Although the boycott did not immediately achieve its objective of desegregating New York’s public schools, for Rustin, one significant achievement was the unity of the African American and Puerto Rican communities to pull off such a feat. The February 1964 New York City public school boycott and the two New York school boycotts that followed are some of the lesser-known events from the Civil Rights Movement. However, many well-known leaders of the Civil Rights Movement were involved in the boycotts. Though Rustin didn’t organize the second school boycott in March 1964, Espada was involved and present with his camera. Martín Espada, Frank Espada’s son, remembers his father and Malcolm X once shared a podium at a rally. It was likely the March 1964 second school boycott rally where Espada captured the image on the right of Malcolm X, a public supporter of the boycott.
Espada’s involvement with the third school boycott is uncertain, but by the mid-to-late 1960s, he began participating in anti-poverty programs and national organizations. In between attending the 1964 and 1967 NAACP conferences, Espada was named chair of the Welfare Recipients League and accepted a role with the Council for a Better East New York. Following the Spring 1966 national welfare rights meeting at the University of Chicago, the first time that leaders of the movement gathered together, Espada saw a need for a national coordinating committee and established the Citywide Community Action Committee, dedicated to representing those in anti-poverty programs at the bureaucratic level. He also helped co-found the City-Wide Coordinating Committee of Welfare Groups, one of the largest organizations of the Welfare Rights Movement.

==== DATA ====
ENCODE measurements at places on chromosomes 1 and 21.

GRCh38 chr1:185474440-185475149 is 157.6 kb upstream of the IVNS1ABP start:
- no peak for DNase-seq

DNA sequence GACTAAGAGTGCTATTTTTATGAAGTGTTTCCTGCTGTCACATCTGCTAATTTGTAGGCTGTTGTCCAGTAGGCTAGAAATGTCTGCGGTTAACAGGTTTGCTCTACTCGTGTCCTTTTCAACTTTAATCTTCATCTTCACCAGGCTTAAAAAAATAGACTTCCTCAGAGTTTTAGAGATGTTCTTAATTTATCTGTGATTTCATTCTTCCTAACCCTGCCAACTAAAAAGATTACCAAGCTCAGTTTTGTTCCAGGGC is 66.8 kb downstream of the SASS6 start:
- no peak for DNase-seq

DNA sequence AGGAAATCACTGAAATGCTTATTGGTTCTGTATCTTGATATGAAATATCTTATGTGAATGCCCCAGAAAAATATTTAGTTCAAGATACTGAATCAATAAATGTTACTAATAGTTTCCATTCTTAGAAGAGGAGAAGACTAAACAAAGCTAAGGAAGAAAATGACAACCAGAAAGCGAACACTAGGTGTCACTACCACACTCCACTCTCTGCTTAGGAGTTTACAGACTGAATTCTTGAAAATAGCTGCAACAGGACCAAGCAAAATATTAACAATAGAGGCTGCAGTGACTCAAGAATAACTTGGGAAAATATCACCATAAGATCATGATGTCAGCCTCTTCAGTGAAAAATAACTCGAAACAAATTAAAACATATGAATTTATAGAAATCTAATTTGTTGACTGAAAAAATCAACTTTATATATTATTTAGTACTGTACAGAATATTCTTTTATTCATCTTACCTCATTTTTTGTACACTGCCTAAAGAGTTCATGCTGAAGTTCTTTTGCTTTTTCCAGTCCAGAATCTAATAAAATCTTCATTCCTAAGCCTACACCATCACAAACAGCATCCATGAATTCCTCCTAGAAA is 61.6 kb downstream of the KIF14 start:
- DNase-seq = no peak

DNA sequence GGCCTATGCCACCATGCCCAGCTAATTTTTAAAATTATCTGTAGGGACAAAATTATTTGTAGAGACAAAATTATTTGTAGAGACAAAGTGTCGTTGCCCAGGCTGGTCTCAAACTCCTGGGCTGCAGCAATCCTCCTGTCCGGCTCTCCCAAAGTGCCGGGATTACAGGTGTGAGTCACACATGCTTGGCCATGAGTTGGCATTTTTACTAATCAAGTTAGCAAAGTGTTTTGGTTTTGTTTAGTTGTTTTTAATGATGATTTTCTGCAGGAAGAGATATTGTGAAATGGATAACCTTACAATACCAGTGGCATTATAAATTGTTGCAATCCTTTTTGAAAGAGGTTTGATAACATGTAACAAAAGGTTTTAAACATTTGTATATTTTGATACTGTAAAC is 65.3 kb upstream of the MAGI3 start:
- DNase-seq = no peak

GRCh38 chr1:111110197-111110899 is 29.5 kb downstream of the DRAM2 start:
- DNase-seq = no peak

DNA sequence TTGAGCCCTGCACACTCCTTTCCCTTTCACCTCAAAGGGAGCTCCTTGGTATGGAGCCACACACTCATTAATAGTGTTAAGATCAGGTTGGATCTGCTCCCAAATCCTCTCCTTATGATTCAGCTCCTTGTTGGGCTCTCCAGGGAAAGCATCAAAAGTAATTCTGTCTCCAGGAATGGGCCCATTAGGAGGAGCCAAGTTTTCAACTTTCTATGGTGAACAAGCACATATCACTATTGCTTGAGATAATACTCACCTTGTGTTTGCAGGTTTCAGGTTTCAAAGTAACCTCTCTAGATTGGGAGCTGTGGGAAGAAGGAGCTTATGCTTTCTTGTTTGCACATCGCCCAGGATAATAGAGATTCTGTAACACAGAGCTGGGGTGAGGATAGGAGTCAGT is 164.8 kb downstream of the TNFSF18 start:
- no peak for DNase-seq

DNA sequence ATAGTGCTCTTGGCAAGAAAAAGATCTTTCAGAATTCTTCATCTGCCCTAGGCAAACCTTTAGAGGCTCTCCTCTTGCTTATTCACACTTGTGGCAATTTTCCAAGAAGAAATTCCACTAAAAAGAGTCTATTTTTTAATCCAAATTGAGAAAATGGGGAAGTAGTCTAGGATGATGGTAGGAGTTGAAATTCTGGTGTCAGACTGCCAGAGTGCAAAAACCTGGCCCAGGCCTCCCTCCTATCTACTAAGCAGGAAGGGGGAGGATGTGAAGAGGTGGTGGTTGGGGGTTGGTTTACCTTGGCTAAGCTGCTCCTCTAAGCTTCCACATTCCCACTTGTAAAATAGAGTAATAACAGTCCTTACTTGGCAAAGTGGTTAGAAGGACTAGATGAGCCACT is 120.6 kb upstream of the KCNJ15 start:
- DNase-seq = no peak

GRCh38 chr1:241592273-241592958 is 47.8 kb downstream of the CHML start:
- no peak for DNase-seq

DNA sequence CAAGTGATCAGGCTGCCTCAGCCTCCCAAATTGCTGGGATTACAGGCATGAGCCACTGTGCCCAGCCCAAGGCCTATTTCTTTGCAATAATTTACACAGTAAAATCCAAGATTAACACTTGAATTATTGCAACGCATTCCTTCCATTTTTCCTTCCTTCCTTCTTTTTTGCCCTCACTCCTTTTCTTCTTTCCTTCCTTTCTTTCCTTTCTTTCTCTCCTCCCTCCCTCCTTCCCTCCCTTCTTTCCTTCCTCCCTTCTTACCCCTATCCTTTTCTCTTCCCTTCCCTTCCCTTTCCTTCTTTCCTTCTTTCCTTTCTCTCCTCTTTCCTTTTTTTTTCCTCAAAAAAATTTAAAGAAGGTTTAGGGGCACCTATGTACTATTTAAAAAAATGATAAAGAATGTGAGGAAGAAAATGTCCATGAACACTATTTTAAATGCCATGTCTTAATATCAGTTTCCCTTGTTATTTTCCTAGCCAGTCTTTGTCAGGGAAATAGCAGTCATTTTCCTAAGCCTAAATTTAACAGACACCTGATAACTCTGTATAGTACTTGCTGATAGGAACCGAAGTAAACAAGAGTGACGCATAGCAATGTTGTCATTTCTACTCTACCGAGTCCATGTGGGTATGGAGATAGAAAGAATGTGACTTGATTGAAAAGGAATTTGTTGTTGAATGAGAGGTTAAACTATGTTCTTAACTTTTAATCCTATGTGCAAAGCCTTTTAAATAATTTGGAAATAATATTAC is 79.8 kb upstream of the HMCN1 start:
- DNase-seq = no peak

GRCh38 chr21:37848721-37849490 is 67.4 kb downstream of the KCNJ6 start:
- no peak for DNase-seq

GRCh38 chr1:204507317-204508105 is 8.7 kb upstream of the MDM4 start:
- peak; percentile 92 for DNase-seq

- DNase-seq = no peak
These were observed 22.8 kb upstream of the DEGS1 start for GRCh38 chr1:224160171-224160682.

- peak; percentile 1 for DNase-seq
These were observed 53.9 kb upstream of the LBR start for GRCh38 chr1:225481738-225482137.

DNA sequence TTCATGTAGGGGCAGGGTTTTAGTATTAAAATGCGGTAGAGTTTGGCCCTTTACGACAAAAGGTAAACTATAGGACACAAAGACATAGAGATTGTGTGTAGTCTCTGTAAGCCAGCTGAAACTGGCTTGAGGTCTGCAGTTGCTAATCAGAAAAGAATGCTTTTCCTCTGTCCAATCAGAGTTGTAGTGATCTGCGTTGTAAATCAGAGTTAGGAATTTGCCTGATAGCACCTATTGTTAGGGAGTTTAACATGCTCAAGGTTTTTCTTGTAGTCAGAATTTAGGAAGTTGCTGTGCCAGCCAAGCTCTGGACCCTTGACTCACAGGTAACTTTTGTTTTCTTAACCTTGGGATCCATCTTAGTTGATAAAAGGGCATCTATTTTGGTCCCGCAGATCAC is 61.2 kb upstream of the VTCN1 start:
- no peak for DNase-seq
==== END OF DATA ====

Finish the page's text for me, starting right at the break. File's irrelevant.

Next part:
In September 1966, the CCAC decided to organize a Poor People’s March in Washington D.C. With only two weeks to plan, Espada proposed Rustin as the co-organizer. The CCAC rejected the idea, instead choosing George Wiley and Edwin Day from the Poverty/Rights Action Center. The three men worked tirelessly with the organizations of the Welfare Rights Movement. Their September 1966 march helped inspire the Poor People’s Campaign two years later. Espada’s national organizing eventually moved him to Long Island in 1970 then Rockville, Maryland, in 1973. In his final months in the boroughs, Espada became acquainted with and photographed the New York chapter of the Young Lords.